Frederick Traugott Pursh (1774-1820)

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photo: lance-leaf stonecrop blossoms

Lance-leaf stonecrop (Sedum lanceolatum Pursh)
"On the naked rocks on the Kooskooskie. Jun: 5th. 1806."
Photo © 2000 James L. Reveal


The short life of Frederick Pursh (also known as Friedrick Pursch) is a tale of emotional and professional highs and lows, fortune and misfortune, and triumphs and tragedies. He survives in botanical history by virtue of a single book, his Flora americae septentrionalis. He lies dead in an unmarked grave somewhere in Montreal, Canada, a drunk and destitute at the end of life.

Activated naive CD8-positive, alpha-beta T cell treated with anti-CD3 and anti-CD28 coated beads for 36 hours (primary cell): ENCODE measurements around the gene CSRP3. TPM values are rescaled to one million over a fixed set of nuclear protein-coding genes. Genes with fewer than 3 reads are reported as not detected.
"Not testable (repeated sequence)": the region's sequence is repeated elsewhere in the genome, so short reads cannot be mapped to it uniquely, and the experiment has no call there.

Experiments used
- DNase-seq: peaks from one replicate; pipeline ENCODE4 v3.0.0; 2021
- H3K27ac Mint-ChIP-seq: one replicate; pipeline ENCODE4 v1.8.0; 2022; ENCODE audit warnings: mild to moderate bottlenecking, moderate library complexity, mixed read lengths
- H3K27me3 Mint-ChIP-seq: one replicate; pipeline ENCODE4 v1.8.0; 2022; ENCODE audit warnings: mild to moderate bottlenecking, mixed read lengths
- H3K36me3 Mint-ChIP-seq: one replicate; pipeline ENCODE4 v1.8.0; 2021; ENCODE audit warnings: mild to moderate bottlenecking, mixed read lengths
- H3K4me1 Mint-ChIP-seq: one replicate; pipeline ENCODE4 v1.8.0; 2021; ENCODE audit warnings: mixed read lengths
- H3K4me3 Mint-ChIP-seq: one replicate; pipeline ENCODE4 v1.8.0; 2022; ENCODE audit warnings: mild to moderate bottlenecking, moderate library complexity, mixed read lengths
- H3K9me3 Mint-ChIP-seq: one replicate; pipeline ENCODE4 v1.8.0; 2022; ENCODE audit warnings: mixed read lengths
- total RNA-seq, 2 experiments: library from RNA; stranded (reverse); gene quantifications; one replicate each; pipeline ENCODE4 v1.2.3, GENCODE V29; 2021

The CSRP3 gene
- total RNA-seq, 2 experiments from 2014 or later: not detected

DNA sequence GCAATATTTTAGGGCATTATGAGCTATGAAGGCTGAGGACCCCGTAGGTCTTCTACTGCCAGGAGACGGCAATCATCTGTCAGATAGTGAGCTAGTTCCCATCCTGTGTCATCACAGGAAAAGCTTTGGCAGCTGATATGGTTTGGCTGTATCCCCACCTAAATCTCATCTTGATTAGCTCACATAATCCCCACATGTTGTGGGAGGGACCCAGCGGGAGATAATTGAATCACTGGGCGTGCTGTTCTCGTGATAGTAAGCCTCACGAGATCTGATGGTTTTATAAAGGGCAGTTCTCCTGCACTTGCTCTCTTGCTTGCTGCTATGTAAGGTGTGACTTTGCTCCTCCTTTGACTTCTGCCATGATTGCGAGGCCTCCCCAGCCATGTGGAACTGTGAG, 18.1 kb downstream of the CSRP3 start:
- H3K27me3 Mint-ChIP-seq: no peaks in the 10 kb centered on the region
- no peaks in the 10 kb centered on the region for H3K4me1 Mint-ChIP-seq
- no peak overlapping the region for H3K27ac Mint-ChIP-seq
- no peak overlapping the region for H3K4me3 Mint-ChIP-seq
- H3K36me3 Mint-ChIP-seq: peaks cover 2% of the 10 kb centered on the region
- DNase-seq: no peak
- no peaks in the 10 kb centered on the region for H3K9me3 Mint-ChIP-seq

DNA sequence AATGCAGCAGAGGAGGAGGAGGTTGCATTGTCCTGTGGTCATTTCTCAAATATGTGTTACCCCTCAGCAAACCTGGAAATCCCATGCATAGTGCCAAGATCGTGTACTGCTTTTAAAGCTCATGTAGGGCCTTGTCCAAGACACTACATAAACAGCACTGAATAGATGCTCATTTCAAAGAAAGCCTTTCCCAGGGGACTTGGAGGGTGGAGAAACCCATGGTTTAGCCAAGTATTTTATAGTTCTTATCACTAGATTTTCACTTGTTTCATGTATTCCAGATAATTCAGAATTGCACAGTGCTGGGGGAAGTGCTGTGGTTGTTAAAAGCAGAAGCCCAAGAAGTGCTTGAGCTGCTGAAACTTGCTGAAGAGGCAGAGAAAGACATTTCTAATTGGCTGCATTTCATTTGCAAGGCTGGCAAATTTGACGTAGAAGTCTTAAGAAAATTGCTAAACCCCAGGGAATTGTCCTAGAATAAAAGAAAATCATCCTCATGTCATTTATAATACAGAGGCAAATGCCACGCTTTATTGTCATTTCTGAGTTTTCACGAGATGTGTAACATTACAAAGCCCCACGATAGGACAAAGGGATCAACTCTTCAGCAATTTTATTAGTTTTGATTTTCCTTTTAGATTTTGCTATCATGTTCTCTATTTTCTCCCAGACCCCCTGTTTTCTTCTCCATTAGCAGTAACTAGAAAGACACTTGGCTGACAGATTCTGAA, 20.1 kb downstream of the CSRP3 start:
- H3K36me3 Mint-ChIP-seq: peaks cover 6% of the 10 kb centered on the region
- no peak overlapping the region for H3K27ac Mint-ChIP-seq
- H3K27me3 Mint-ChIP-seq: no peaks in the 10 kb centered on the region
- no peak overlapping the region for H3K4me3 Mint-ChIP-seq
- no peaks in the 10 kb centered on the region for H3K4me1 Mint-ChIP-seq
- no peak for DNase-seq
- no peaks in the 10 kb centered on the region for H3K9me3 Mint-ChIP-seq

Pursh was born at Grossenhain in Saxony in unknown circumstances. Apparently he received little in the way of a formal education and probably in his late teens took employment at the Royal Botanic Gardens in Dresden. There he inherited a manuscript on the plants of the area that he prepared for publication. The work was published in parts by W. G. Becker in Der Plauische Grund bei Dresden, mit Hinsicht auf Naurgeschichte und schÀÜne Gartenkunst in 1799. The title of Pursh's contribution was "Verzeichniss der im Plauischen Grunde und den zunächst angrenzenden Gegenden wildwachsenden Pflanzen," and here he rendered his name "Friedrich Traugott Pursch."

Flushed with the success of his contribution, Pursh left Germany for the new United States. The reason for his departure is unknown, but his work in Dresden may have stirred a desire to see other parts of the world, and especially a part that offered a wealth of new and exciting plants for the garden.